Plage i Laśkiewicz
Plage i Laśkiewicz (Plage & Laśkiewicz) was the first Polish aerospace manufacturer, located in Lublin and manufacturing aircraft under Lublin name. Full name was: Zakłady Mechaniczne E. Plage i T. Laśkiewicz - Mechanical Works E. Plage & T. Laśkiewicz. The factory produced aircraft between 1920 and 1935, when it was nationalized as the LWS.
Beginnings and license production
Plage i Laśkiewicz first was a mechanical workshop and steam boiler producer, but in 1920 it started producing aircraft, as the first works in independent Poland. On February 17, 1920, the Polish government ordered a licence production of Italian fighters Ansaldo A.1 Balilla and light bombers Ansaldo A.300 in Plage & Laśkiewicz. The first Polish A.300 was flown on June 14, 1921. However, due to lack of experience, a quality of produced aircraft was low, and there were numerous crashes. As a result, the order was limited to 70 A.300 and 50 A.1 only, produced by 1924.
Despite of unsuccessful beginning, the factory gained experience, and there were no major problems with future aircraft series. In 1924, the Polish government ordered a licence production of French light bombers Potez XV, and in 1925-1926, there were built 100 of them in Plage & Laśkiewicz. In 1928-1931 the works produced 150 of more modern Potez 25. In 1929-1930 the works produced 11 passenger planes Fokker F-VIIb/3m on Fokker licence, and 20 of own Fokker F-VIIb/3m bomber modification.
In the mid-1920s the factory management was changed, and the main designer became Jerzy Rudlicki. Then, apart from licence production, the works started to produce own aircraft, under Lublin name, designated "R" for Rudlicki.
The first own design was a biplane bomber Lublin R-VIII, flown in 1928. Six were produced by 1930, three of them were later converted to seaplanes and used in the Polish naval aviation until 1939. Prototype light passenger planes: biplane R-IX, and high-wing R-XI were not ordered by the Polish Airlines. Also sport high-wing plane Lublin R-XII was not produced in series.
Another design was a parasol wing liaison aircraft Lublin R-X, flown in 1929. It won a contest for a Polish Air Force liaison plane, but only 7 were produced. Instead, Rudlicki developed it further and designed trainer aircraft R-XIV and an army cooperation plane Lublin R-XIII, which became Polish main army cooperation plane (and the only mass-produced Lublin). 15 of R-XIV were built in 1930-31, and 223 of R-XIII were built in 1932-1935 (further 50 after nationalization). Its experimental variant R-XIX introduced the V-tail, invented by Rudlicki.
The light passenger plane Lublin R-XVI of 1932 was not ordered by the airlines, but 6 were produced as air ambulance R-XVIb. The last construction was a two-engine torpedo seaplane Lublin R-XX, flown in 1935, but it was not produced as well. Apart from these, some other designs did not reach prototype stage.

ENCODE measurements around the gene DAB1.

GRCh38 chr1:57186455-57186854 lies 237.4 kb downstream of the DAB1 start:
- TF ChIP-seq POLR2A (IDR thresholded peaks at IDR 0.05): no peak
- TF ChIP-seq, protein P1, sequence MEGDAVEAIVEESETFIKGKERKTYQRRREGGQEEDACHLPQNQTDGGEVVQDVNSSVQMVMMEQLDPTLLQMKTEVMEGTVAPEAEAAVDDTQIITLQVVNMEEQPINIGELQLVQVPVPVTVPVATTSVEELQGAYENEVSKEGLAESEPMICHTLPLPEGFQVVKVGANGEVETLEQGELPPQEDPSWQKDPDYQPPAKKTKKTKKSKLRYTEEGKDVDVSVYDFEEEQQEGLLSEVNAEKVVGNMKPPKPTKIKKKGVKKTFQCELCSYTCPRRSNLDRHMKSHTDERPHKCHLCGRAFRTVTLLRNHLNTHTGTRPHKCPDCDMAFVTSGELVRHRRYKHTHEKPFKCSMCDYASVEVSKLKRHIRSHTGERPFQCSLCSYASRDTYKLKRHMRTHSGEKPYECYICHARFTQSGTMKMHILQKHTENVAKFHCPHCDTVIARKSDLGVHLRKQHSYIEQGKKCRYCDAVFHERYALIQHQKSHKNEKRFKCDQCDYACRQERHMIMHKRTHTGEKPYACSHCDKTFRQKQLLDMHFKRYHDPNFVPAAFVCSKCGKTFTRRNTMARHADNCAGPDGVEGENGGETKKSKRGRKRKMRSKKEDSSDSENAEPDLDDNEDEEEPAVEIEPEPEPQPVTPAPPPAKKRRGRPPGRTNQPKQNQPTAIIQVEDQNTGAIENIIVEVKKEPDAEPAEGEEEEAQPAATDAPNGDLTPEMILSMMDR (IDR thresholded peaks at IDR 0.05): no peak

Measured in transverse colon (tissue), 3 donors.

Due to plans of Polish aviation authorities (mainly Ludomił Rayski) to gather all aviation industry in state-owned factories, Plage & Laśkiewicz works were forced to bankruptcy. After delivering 7 of ordered 50 R-XIIIF aircraft in late 1935, the Polish Ministry of War broke the contract under a pretext. As a result, the factory went bankrupt and then was nationalized under the name LWS (Lubelska Wytwórnia Samolotów - Lublin Aircraft Works). Then, 18 almost ready R-XIIIF, bought by scrap price, were completed, and the next series of 32 was built.
|List of Lublin aircraft|
|Name||Description||Date of first flight
|Lublin R-VII||2-engine, heavy bomber, high-wing||(1924 project)||-|
|Lublin R-VIII||1-engine, 2-seater, bomber / seaplane biplane||1928/1930||6|
|Lublin R-IX||1-engine, 2+6-seater, passenger biplane||1929/-||1|
|Lublin R-X||1-engine, 2-seater, liaison, high-wing||1929/1929||7|
|Lublin R-XI||1-engine, 2+4-seater, passenger, high-wing||1930/-||1|
|Lublin R-XII||1-engine, 3-seater, sport plane, high-wing||1930/-||1|
|Lublin R-XIII||1-engine, 2-seater, army cooperation and reconnaissance / seaplane, high-wing||1931/1932||273|
|Lublin R-XIV||1-engine, 2-seater, trainer, high-wing||-/1930||15|
|Lublin R-XV||1-engine, 2-seater, army cooperation, high-wing||(1930 project)||-|
|Lublin R-XVI||1-engine, 2+4-seater, passenger and ambulance, high-wing||1932/1935||7|
|Lublin R-XVII||1-engine, reconnaissance, biplane (Potez XXV development)||(project)||-|
|Lublin R-XVIII||2-engine, medium bomber, biplane with V-tail||(1933 project)||-|
|Lublin R-XIX||1-engine, 2-seater, experimental army cooperation, high-wing with V-tail||1933/-||1|
|Lublin R-XX||2-engine, 5-seater, torpedo bomber seaplane, low-wing||1935/-||1|
|Lublin R-XXI||1-engine, 2-seater, army cooperation and reconnaissance, high-wing||(1932 project)||-|
|Lublin R-XXII||1-engine, 3-seater, torpedo seaplane biplane||(1934 project)||-|
- Andrzej Glass: "Polskie konstrukcje lotnicze 1893-1939" (Polish aviation constructions 1893-1939), WKiŁ, Warsaw 1977 (Polish) (no ISBN)